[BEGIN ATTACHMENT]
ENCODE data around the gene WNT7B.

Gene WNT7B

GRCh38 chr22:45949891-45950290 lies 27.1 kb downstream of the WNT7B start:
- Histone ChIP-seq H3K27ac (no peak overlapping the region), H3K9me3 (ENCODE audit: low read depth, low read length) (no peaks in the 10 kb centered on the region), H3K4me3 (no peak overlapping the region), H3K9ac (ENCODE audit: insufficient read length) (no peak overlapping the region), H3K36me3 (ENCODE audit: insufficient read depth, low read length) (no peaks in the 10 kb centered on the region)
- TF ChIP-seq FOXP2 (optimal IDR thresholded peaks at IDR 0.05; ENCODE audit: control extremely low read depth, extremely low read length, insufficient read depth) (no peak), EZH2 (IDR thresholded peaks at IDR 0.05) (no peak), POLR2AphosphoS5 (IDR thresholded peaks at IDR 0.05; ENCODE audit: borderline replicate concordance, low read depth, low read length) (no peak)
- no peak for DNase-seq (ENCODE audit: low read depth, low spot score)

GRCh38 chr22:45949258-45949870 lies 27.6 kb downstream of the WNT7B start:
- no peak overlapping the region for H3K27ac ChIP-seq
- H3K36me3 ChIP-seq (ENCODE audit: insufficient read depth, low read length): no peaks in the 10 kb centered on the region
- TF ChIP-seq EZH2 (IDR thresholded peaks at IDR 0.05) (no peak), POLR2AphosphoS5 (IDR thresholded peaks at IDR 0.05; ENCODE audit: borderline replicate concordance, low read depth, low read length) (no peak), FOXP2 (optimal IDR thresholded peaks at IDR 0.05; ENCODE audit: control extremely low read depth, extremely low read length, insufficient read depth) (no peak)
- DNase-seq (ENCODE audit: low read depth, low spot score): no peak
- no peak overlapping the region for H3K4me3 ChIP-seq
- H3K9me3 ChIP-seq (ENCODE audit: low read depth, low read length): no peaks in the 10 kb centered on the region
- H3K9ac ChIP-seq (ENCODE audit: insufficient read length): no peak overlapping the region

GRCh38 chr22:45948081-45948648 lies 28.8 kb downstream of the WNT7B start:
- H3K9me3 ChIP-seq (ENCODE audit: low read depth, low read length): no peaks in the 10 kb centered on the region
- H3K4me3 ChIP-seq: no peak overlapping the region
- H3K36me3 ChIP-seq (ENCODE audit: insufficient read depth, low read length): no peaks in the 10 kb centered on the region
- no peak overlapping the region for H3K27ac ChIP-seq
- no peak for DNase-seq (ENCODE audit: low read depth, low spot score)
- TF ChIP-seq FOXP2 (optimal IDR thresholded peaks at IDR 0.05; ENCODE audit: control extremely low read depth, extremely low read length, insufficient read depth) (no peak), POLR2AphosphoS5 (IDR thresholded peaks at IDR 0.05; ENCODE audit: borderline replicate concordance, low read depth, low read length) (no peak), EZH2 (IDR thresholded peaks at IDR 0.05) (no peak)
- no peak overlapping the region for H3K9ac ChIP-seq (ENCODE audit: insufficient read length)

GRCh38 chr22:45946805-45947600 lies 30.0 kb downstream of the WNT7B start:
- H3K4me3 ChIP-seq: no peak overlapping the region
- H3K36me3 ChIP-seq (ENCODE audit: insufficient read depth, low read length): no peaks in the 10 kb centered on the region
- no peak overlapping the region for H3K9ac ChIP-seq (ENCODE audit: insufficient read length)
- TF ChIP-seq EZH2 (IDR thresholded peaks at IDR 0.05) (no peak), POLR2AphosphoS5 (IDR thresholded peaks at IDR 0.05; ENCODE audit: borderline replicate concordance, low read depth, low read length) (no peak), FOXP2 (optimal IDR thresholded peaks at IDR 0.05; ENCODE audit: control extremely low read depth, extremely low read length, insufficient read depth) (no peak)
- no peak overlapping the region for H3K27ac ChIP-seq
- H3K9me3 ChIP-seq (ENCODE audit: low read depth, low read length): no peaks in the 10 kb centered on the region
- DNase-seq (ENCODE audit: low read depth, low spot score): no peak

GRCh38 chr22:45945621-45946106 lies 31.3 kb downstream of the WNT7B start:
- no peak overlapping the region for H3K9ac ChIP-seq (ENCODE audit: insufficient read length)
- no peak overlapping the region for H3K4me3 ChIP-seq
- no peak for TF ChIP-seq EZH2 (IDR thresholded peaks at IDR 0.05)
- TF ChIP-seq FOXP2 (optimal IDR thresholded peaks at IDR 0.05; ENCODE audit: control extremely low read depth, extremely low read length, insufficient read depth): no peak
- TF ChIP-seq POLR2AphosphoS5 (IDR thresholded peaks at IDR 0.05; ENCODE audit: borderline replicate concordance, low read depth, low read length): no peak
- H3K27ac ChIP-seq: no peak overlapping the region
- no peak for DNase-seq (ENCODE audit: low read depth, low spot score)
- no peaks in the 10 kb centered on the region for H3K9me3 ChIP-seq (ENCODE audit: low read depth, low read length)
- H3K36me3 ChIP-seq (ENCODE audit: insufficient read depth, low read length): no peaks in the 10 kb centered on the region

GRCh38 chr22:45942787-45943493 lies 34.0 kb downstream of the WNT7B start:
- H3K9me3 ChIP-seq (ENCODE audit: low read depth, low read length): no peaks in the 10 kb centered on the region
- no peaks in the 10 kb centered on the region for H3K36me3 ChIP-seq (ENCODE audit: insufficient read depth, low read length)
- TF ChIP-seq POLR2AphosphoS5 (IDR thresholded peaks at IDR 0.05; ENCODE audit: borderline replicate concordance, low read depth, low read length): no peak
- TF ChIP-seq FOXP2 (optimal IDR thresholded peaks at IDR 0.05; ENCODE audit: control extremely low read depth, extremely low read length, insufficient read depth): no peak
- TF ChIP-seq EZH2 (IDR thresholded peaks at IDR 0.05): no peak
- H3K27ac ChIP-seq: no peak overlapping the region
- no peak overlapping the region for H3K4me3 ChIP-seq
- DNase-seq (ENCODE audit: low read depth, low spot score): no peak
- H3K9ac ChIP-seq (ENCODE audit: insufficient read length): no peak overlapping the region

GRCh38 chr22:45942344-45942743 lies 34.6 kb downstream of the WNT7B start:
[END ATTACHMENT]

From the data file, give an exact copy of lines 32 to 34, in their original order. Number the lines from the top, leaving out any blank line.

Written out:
- no peak overlapping the region for H3K9ac ChIP-seq (ENCODE audit: insufficient read length)
- no peak overlapping the region for H3K4me3 ChIP-seq
- no peak for TF ChIP-seq EZH2 (IDR thresholded peaks at IDR 0.05)